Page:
Bosch and Ford test driverless parking

Together with the car manufacturer Ford, the supplier is testing the “Automated Valet Parking” parking system in the USA. In doing so, they rely on new camera technology.

The supplier Bosch is now working with new partners in the USA on its system for driverless parking in multi-storey car parks. In addition to the automaker Ford, the real estate company Bedrock, which operates parking garages itself, is involved in the project in Detroit in the US state of Michigan, as Bosch announced on Thursday.


The “Automated Valet Parking” is being tested in a building complex near the old Michigan Central Station. According to the information, the so-called Ford Innovation Campus is also being built in the area.

At the same time, Bosch has been testing “Automated Valet Parking” for several years together with Daimler in the parking garage of the Mercedes-Benz Museum in Stuttgart. It has been officially approved by the traffic authorities there for over a year.

Strictly speaking, the cars do not drive themselves, but are remotely controlled by the technology permanently installed in the parking garage via access to the vehicle technology. This reduces the demands on the individual car. So far, the system has been based on laser radar, the so-called lidar. In the future, however, according to a spokeswoman, Bosch will rely on camera technology, which should make the technology significantly cheaper overall. In addition, the partnership with Ford is now more focused on volume models than before. According to the information, the Escape SUV model will be used during testing in Detroit.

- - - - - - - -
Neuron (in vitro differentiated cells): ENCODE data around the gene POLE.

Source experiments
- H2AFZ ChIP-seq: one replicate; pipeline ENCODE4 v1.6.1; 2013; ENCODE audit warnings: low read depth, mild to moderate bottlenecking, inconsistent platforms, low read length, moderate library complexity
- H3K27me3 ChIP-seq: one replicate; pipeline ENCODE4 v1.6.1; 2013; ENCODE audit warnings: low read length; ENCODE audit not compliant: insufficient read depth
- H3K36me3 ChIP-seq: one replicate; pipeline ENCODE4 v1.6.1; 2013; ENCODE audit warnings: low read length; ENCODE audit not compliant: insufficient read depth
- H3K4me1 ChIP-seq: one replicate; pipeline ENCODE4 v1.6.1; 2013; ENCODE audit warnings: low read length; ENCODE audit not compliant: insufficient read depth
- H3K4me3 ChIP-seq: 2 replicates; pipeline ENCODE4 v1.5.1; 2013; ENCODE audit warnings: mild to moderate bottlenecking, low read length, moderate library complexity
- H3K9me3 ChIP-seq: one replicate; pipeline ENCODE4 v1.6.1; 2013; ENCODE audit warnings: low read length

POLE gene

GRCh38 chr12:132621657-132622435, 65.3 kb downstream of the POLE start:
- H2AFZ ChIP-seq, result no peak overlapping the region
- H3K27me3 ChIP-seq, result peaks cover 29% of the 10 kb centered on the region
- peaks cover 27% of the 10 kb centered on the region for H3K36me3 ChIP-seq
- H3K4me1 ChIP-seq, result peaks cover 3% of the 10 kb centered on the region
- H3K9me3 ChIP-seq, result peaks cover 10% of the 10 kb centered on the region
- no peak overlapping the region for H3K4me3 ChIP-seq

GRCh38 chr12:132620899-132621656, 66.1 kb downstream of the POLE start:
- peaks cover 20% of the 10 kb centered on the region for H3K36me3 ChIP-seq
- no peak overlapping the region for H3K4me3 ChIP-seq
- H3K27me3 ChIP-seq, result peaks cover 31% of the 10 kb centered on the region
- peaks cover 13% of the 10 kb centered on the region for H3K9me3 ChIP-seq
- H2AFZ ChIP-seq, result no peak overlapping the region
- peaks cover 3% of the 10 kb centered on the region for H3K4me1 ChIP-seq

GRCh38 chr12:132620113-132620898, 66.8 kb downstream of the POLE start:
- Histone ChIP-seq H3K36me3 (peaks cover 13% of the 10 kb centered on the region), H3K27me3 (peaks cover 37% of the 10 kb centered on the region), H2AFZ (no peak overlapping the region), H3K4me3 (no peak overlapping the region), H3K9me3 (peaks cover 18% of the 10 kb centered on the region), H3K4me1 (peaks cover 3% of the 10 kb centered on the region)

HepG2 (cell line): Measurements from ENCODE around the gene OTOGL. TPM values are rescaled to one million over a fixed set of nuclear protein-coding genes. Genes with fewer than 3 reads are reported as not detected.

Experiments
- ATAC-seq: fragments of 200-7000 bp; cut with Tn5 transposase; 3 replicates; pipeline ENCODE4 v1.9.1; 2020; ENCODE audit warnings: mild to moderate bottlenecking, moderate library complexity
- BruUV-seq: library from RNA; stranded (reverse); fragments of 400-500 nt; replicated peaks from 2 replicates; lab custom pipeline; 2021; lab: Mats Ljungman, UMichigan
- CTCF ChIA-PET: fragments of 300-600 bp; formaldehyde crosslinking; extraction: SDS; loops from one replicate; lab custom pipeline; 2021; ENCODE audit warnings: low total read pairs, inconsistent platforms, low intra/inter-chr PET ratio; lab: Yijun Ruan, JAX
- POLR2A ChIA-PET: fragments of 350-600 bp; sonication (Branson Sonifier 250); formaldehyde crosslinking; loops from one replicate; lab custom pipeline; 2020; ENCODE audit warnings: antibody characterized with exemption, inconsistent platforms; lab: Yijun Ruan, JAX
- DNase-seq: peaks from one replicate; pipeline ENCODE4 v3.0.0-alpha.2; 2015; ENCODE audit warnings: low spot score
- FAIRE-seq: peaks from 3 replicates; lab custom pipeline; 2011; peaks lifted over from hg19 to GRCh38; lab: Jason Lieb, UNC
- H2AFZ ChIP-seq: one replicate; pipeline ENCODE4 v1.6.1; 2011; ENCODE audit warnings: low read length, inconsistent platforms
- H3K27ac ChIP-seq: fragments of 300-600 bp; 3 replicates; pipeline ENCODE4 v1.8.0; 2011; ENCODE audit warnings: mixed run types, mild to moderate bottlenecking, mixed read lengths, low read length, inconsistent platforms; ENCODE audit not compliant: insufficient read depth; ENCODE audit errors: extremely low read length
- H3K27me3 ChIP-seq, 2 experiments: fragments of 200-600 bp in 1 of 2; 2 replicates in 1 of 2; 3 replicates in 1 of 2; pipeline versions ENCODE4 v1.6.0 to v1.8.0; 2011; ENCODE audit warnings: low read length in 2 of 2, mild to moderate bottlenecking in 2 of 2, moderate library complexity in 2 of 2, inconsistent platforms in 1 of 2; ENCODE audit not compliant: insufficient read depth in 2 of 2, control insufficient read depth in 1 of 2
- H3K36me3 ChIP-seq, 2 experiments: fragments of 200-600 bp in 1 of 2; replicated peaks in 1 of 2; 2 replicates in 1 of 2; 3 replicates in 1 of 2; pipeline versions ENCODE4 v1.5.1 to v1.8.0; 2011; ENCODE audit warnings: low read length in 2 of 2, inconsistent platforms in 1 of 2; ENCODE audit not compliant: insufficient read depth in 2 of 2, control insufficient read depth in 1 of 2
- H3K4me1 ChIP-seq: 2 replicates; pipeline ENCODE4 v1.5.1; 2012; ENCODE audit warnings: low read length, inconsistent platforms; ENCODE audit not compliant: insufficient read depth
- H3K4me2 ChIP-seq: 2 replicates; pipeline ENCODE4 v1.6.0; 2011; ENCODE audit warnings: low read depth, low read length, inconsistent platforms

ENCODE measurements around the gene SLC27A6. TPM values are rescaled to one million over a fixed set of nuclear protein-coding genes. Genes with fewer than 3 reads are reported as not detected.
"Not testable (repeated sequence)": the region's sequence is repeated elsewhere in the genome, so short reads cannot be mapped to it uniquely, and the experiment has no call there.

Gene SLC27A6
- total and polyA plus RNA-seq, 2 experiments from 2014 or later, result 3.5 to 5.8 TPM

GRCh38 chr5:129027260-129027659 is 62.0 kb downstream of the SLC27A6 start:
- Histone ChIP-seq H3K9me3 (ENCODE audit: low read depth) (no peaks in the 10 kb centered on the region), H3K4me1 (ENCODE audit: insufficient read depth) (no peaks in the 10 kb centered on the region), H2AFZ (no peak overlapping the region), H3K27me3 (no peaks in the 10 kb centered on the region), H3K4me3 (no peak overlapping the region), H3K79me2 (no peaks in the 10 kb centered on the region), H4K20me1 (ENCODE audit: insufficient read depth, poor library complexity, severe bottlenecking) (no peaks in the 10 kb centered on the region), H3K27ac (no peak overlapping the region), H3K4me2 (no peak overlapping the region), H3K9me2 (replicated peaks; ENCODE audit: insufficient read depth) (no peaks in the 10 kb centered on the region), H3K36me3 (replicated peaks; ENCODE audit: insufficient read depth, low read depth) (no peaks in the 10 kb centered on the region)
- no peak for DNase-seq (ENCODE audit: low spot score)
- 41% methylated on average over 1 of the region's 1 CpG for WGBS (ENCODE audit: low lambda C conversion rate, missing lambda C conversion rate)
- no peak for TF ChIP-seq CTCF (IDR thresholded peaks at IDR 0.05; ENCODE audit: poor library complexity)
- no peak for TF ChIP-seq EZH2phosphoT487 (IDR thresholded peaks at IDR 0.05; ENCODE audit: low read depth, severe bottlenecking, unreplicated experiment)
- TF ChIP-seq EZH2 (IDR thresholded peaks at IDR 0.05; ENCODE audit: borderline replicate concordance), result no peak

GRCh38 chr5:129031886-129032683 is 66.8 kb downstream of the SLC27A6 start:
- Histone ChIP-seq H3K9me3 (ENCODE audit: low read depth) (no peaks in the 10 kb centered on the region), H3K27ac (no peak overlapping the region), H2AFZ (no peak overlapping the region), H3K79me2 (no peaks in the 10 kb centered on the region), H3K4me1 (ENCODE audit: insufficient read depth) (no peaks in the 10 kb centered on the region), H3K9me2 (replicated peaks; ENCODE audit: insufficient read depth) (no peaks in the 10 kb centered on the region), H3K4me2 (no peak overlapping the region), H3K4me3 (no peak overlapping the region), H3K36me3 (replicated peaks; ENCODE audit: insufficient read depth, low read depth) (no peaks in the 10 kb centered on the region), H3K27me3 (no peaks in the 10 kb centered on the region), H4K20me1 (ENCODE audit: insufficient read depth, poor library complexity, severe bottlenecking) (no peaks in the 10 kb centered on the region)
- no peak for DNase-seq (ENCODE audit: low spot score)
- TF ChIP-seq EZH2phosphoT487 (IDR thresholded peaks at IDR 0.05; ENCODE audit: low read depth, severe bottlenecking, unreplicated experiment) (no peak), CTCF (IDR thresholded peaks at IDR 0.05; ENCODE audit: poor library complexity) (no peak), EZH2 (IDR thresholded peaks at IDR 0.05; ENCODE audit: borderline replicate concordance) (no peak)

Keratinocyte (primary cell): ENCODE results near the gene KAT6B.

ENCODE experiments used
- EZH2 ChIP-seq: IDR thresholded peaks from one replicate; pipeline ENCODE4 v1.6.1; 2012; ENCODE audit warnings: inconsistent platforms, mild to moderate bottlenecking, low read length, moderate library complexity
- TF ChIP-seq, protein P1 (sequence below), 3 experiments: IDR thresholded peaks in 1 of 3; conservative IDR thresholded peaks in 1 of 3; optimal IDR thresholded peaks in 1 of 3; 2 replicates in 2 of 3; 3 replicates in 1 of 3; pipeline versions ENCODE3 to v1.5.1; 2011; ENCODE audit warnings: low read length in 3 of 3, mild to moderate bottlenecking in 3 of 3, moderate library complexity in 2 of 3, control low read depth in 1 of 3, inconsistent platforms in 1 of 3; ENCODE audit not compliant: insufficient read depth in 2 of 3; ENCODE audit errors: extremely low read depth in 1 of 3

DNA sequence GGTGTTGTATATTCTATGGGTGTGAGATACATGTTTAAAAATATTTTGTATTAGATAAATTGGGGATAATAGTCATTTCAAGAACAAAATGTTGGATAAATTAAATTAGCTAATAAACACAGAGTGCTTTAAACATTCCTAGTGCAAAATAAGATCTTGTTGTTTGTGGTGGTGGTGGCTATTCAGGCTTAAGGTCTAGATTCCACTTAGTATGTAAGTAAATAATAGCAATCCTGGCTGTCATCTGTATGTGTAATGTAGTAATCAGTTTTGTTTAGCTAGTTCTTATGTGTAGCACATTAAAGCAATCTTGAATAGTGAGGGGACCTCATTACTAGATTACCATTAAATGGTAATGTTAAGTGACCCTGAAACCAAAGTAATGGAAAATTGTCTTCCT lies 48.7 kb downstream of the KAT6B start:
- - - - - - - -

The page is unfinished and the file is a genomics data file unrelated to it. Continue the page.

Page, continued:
More cars fit in the parking garage

Bosch emphasizes that the sensors can also be retrofitted in older parking garages – such as in the Bedrock car park. The advantage for the operator: automobiles can park more closely, so that up to 20 percent more vehicles fit in the same space. An advantage in cities. In addition, cars could also drive autonomously in the parking garage for service or washing. So the car doesn’t just stand around.

Conclusion

Is automated parking in a multi-story car park something like the networked refrigerator – reads well, never comes? It depends: it helps motorists if they trust the technology and parking garage operators at least partially pass on the better utilization to the users – the technology also costs money, of course. But the proportion of autonomously parked cars will initially be low – and with it the savings.

Author: Nabeel K
Email: nabeel@wheelsjoint.com



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